The Lost Brothers of Troy

Two long-lost brothers, both USC Viterbi alumni, recently found each other — and a part of themselves

Brandon Blaylock, B.S. CE ’79, M.S. PE ’83, knew from an early age that he was adopted or, as his beloved parents put it, “chosen.” As long as they were alive, he had little desire to dig into his roots. But, after his adoptive mother died in 2004 and his father four years later, Blaylock, 60, grew increasingly curious.

At the behest of his daughters, Kelly, 23, and Courtney, 21, a senior at USC Viterbi, Blaylock joined and submitted a DNA sample. “They were afraid they’d end up dating one of their cousins,” he laughed.

Jeff Adams had joined a few years before, after suspecting that the man who raised him as his son wasn’t his biological father. Through the online genealogy company, Adams, B.S. EE ’89, discovered and reunited with two half-sisters and scores of uncles, cousins and other relatives. The subsequent reunions had gone well, but Adams, now 54, wondered if he’d ever find the “lost older brother” his new family spoke about.

On July 22, 2017, Blaylock and his daughters logged onto to hunt for his past.

They saw a “Close Family” match that particularly intrigued them: a picture of a man wearing an ’SC hat who looked like a younger version of Blaylock. He immediately sent the stranger a message.

Adams received the missive the following day. Seeing Blaylock’s LinkedIn profile picture, he too was struck by their physical resemblance. Texts and a call via Skype quickly followed. Within hours, the pair realized they shared the same biological father. Incredibly, both had earned engineering degrees at USC Viterbi — and even overlapped years on campus.

“I really feel that I lucked out by having Jeff as my brother, and that I lucked out that he’s a Trojan and went to Viterbi,” Blaylock said. “What would have happened if he had gone to Notre Dame? We probably wouldn’t be talking.”

Within a week of connecting, Blaylock and Adams met in person in Manhattan Beach, California, near where Adams and their sisters grew up. Blaylock traveled from his home in San Diego, while Adams made his way from Half Moon Bay. Joining them later that evening at the joyous family reunion were sisters Beth Sossaman, 53, and Julie Rogan, 57, whom Adams had found via DNA tests two years prior.

Blaylock and Adams took an immediate liking to one another, sharing an interest in vintage cars, especially Corvettes, a love of family and an unshakable belief in personal integrity. In many ways, their personalities and personas mirrored one another’s.

“I am so fortunate that Brandon is such a great person — upstanding, ethical and hardworking,” Adams said. “He’s the long-lost older brother I never had. With Brandon and our sisters, I finally look like somebody besides my kids.”

The brothers reunited haven’t stopped talking, frequently calling and texting one another, sometimes several times a day.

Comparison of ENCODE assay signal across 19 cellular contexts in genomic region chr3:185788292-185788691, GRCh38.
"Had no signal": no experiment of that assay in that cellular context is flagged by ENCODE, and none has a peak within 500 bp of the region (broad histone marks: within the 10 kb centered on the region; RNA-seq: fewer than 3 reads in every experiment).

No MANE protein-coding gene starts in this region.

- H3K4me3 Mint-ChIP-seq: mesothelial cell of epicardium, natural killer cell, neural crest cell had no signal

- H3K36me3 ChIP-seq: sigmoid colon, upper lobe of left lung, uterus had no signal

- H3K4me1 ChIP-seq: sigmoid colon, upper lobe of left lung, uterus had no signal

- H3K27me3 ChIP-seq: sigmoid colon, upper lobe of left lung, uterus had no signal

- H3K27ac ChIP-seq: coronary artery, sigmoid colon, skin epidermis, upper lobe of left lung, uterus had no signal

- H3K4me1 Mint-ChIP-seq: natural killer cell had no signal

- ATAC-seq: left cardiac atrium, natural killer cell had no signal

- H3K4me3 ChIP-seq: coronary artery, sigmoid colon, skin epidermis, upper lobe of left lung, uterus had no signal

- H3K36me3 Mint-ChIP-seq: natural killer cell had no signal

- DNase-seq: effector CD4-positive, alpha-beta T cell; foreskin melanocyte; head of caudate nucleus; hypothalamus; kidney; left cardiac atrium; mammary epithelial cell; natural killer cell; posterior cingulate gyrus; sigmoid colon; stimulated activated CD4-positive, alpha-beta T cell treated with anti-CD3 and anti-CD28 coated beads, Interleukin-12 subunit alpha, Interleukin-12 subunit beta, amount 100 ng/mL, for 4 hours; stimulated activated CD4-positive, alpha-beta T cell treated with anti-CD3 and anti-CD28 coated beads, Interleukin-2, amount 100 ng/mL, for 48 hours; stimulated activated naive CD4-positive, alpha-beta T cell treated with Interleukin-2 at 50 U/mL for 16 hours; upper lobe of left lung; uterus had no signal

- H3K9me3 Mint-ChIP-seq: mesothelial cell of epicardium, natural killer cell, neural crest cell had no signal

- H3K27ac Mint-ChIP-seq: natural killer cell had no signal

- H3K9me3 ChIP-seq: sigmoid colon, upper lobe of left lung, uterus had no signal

For Blaylock, discovering a younger brother and two sisters on his biological father’s side of the family, along with recently meeting his biological mother — with whom he’s become quite close — and finding another brother, 54-year-old Jamie Lyle, on his mother’s side, has forever changed his life.

Gone from Blaylock’s bucket list are a lot of fancy trips and expensive material goods. In are spending time with his growing family.

“I want to get to know them better and make up for lost time — the last 60 years,” said Blaylock.

Blaylock grew up in a loving San Diego family of four. His younger brother, Clay, died of Guillain-Barre syndrome while studying at Columbia University, and Clay’s death left a gaping hole that has only recently begun to heal, he said. Blaylock, after flourishing at USC, climbed the corporate ladder, including stints as CEO of Airmall Inc. and CEO of GE Transportation Finance. He currently is a managing partner at Faros, a private equity firm he co-founded.

Adams, an academic and football standout, grew up in Torrance. He was recruited to play football at Harvard but decided instead on USC, which at the time had the fifth-ranked electrical engineering program in the country. “I was tired of throwing people down on the football field,” he said. After graduating, Adams landed positions at TRW and founded several startups. He now works as a senior member of the sales team at SAP.

Both are passionate about USC, and last fall attended the USC–Stanford football game together, cheering on their beloved Trojans to victory. Adams belongs to the Viterbi Innovation Partners program. Blaylock serves as a USC Ambassador and is an advisory board member for the Sonny Astani Department of Civil and Environmental Engineering.

Blaylock’s daughter, Courtney, will graduate from USC this spring, while his wife, Janet, and her entire family are Trojans. Adams’ other brother, Jarrod, also graduated from USC, and Adams’ daughter, Sarah, 19, and son Nick, 22, hope to transfer to Troy.

“USC Viterbi offered me the opportunity to hone my technical, interpersonal and social skills,” said Blaylock, who is funding a scholarship at USC. “The training I acquired both inside and outside the classroom set me up for success in business and in life.”